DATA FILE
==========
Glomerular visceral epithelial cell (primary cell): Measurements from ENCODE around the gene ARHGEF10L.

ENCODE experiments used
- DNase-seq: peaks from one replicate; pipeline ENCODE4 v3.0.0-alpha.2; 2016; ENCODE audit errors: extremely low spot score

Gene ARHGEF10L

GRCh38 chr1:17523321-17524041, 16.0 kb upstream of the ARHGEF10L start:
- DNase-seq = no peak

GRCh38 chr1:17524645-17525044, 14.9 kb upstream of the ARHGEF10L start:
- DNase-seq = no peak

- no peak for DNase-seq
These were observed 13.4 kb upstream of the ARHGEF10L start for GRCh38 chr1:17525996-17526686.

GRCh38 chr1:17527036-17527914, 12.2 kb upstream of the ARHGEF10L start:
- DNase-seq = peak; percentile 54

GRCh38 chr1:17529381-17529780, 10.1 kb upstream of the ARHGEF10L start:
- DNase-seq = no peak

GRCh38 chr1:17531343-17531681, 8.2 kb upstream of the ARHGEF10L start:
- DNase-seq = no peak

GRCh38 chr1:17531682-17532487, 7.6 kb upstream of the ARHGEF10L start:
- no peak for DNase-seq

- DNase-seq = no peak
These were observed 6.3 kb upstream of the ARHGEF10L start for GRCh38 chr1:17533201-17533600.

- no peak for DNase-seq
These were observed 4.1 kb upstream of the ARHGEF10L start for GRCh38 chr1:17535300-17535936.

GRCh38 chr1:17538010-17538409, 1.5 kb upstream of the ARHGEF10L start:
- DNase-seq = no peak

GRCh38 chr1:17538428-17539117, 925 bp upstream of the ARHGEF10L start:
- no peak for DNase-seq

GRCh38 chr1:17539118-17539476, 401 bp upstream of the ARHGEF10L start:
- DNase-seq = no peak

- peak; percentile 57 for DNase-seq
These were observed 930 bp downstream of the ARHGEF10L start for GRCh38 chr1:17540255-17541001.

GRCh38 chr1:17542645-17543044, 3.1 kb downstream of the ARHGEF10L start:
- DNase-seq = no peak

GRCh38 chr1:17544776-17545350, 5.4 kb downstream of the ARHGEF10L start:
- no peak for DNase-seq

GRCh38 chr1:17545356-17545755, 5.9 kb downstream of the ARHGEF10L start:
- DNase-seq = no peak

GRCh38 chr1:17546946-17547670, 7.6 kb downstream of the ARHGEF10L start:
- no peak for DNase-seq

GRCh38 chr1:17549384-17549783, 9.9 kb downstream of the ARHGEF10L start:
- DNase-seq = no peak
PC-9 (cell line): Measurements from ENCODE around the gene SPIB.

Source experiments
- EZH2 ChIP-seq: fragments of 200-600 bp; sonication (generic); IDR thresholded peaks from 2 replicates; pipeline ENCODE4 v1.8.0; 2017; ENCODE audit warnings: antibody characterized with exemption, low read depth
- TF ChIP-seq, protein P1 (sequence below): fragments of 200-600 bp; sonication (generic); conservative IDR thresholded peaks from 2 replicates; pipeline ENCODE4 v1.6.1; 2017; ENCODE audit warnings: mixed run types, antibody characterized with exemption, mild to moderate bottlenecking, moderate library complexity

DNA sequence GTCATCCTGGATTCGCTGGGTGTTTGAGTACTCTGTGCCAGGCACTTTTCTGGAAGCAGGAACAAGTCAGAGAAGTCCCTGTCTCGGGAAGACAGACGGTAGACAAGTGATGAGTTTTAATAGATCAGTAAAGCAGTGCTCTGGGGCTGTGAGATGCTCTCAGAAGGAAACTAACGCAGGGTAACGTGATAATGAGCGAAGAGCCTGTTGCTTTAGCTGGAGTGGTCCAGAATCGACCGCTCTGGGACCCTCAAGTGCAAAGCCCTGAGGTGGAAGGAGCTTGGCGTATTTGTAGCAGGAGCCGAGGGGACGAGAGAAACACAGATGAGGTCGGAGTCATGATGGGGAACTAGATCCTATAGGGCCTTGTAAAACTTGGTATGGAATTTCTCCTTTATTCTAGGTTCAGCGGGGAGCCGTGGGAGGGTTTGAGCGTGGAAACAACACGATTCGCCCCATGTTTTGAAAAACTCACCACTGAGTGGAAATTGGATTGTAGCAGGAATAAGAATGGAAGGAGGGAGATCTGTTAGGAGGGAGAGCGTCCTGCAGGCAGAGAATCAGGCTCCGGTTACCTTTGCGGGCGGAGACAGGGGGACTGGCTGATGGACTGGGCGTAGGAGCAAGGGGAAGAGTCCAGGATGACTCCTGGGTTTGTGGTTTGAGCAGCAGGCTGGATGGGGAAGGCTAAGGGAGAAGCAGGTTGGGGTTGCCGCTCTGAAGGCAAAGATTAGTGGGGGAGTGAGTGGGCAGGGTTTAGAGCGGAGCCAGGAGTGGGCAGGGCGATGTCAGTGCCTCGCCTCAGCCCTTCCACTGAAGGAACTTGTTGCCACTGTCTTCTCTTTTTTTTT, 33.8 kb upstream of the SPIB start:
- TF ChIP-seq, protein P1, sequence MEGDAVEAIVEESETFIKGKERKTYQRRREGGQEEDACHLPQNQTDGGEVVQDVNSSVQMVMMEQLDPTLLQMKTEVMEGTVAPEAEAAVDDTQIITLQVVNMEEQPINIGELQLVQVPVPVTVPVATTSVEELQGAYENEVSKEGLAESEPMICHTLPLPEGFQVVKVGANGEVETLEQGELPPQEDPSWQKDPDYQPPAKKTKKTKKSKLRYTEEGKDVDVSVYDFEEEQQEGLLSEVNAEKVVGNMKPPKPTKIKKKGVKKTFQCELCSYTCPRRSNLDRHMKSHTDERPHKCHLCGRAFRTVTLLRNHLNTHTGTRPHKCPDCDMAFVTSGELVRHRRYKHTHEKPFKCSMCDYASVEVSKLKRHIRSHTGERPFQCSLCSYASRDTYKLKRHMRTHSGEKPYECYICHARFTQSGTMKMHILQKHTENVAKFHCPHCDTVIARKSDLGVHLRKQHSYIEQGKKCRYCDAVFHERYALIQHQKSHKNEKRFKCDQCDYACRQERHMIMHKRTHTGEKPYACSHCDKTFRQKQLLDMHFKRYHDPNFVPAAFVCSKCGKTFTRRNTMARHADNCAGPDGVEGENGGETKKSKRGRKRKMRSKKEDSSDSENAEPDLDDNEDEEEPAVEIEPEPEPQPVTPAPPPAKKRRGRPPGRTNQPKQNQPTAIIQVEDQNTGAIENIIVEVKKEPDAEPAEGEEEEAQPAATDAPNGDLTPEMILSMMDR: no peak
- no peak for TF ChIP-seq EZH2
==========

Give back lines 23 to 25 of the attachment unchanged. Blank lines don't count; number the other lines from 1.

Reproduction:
GRCh38 chr1:17538010-17538409, 1.5 kb upstream of the ARHGEF10L start:
- DNase-seq = no peak

GRCh38 chr1:17538428-17539117, 925 bp upstream of the ARHGEF10L start: